IMR Press / FBL / Volume 27 / Issue 8 / DOI: 10.31083/j.fbl2708225
Open Access Original Research
Identification of Gene-Environment Interactions by Non-Parametric Kendall’s Partial Correlation with Application to TCGA Ultrahigh-Dimensional Survival Genomic Data
Show Less
1 Department of Statistics, Feng Chia University, 40724 Taichung, Taiwan
*Correspondence: (Jie-Huei Wang)
Academic Editor: Alexandros G. Georgakilas
Front. Biosci. (Landmark Ed) 2022, 27(8), 225;
Submitted: 19 April 2022 | Revised: 29 June 2022 | Accepted: 7 July 2022 | Published: 18 July 2022
Copyright: © 2022 The Author(s). Published by IMR Press.
This is an open access article under the CC BY 4.0 license.

Background: In biomedical and epidemiological studies, gene-environment (G-E) interactions play an important role in the etiology and progression of many complex diseases. In ultra-high-dimensional survival genomic data, two common approaches (marginal and joint models) are proposed to determine important interaction biomarkers. Most existing methods for detecting G-E interactions (marginal Cox model and marginal accelerated failure time model) are limited by a lack of robustness to contamination/outliers in response outcome and prediction biomarkers. In particular, right-censored survival outcomes and ultra-high-dimensional feature space make relevant feature screening even more challenging. Methods: In this paper, we utilize the non-parametric Kendall’s partial correlation method to obtain pure correlation to determine the importance of G-E interactions concerning clinical survival data under a marginal modeling framework. Results: A series of simulated scenarios are conducted to compare the performance of our proposed method (Kendall’s partial correlation) with some commonly used methods (marginal Cox’s model, marginal accelerated failure time model, and censoring quantile partial correlation approach). In real data applications, we utilize Kendall’s partial correlation method to identify G-E interactions related to the clinical survival results of patients with esophageal, pancreatic, and lung carcinomas using The Cancer Genome Atlas clinical survival genetic data, and further establish survival prediction models. Conclusions: Overall, both simulation with medium censoring level and real data studies show that our method performs well and outperforms existing methods in the selection, estimation, and prediction accuracy of main and interacting biomarkers. These applications reveal the advantages of the non-parametric Kendall’s partial correlation approach over alternative semi-parametric marginal modeling methods. We also identified the cancer-related G-E interactions biomarkers and reported the corresponding coefficients with p-values.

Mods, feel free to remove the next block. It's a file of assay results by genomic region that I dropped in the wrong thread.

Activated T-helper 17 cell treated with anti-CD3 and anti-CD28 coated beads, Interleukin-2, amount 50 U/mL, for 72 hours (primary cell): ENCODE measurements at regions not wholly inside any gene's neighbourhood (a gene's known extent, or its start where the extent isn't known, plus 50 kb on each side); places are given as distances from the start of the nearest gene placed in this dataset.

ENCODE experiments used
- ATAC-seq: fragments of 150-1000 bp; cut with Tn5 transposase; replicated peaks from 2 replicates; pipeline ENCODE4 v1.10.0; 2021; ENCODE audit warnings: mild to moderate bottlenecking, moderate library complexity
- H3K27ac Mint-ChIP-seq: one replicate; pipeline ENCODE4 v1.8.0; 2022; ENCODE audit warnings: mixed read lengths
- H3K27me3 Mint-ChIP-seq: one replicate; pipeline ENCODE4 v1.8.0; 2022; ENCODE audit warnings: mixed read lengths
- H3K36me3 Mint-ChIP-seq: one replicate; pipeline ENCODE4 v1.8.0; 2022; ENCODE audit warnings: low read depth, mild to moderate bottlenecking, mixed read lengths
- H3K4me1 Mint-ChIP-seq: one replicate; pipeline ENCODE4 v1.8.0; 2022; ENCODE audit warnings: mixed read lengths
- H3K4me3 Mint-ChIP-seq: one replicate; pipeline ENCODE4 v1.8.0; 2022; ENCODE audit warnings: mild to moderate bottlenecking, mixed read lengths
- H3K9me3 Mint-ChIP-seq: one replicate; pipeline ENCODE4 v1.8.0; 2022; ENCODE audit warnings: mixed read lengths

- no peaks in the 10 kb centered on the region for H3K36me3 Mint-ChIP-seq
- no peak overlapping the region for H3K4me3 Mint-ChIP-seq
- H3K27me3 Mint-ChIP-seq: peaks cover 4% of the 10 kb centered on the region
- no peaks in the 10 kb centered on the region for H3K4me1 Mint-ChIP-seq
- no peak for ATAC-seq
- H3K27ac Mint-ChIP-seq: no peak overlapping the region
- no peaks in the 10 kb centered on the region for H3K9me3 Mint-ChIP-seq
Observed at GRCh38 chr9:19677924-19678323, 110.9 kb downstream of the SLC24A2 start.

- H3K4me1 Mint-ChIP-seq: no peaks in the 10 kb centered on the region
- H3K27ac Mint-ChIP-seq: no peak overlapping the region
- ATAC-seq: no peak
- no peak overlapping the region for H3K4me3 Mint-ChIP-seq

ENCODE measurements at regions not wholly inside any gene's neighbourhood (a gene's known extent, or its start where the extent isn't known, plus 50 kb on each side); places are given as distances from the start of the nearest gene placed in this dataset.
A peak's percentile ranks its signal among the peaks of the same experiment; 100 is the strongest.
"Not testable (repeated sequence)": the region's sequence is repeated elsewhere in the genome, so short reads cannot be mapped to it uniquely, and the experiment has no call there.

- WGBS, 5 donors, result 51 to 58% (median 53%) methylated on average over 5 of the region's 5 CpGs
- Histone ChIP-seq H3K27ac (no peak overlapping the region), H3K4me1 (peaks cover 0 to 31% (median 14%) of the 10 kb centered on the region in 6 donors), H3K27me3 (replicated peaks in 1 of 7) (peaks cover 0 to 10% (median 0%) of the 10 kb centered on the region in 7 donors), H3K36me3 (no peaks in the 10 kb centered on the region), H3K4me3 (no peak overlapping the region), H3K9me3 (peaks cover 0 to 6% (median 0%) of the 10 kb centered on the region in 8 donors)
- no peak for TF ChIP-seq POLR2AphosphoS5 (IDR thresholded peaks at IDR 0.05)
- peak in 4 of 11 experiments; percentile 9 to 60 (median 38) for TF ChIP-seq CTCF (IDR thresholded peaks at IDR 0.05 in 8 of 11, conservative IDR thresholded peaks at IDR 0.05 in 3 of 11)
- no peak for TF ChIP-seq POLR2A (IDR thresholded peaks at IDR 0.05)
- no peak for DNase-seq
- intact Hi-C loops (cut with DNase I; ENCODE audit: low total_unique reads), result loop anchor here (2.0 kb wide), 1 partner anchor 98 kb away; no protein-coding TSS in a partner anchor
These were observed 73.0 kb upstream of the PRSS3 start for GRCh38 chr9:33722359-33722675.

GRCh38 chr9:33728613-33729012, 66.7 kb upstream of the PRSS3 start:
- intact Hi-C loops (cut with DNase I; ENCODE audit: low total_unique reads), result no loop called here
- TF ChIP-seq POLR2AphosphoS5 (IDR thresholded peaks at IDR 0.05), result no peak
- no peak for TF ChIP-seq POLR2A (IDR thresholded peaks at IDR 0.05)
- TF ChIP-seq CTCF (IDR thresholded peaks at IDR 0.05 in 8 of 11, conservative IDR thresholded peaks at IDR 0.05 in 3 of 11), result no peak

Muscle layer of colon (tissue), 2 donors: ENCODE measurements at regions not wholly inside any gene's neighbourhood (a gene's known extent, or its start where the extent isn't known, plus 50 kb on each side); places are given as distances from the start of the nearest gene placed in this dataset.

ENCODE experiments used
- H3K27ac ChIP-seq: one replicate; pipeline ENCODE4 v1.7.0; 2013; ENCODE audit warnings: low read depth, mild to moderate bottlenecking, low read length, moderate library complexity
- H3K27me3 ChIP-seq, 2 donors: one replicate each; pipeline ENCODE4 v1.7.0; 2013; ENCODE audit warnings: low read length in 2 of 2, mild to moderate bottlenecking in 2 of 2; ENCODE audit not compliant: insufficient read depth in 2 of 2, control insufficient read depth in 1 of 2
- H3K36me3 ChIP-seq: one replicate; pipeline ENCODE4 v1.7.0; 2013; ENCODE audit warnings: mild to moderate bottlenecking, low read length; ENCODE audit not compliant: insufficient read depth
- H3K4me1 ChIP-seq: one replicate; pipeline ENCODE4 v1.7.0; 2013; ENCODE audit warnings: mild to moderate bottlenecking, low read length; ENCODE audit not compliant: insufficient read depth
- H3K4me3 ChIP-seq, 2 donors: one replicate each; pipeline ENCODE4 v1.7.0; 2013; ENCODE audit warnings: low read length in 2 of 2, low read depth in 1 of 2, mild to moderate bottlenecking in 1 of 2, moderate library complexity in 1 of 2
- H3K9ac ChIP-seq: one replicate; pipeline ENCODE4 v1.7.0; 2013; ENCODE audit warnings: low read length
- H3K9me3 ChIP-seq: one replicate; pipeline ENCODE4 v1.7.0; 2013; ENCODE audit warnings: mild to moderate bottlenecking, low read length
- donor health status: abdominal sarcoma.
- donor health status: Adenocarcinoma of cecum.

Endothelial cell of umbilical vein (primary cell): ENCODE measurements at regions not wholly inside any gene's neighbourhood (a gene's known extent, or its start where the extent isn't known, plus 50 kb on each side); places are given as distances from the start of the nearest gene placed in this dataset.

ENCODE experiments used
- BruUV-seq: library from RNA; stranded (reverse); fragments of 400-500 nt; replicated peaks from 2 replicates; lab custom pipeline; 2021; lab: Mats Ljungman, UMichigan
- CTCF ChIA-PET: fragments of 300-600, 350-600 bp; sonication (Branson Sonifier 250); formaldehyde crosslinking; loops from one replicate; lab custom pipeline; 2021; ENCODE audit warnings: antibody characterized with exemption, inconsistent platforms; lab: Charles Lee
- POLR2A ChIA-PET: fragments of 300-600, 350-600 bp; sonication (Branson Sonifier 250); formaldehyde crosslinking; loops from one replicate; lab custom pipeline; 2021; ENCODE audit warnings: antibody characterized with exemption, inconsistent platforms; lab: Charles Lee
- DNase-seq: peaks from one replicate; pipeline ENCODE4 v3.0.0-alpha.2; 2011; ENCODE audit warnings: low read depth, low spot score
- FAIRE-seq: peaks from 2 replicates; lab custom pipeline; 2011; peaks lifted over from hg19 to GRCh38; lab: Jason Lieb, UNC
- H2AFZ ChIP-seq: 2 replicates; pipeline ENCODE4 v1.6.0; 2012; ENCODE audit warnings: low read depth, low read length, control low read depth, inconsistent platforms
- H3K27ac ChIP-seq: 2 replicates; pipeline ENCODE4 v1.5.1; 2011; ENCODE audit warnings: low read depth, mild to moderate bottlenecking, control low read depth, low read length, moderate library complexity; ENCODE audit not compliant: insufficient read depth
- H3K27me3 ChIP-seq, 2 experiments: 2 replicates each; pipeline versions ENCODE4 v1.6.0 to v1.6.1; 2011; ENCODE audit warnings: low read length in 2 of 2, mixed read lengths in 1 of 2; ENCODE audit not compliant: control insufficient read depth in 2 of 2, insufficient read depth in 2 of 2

gene-environment interaction
Kendall's correlation
marginal modeling
partial correlation
survival prediction
MOST 110-2118-M-035-001-MY2/Ministry of Science and Technology of Republic of China (Taiwan)
Fig. 1.
Back to top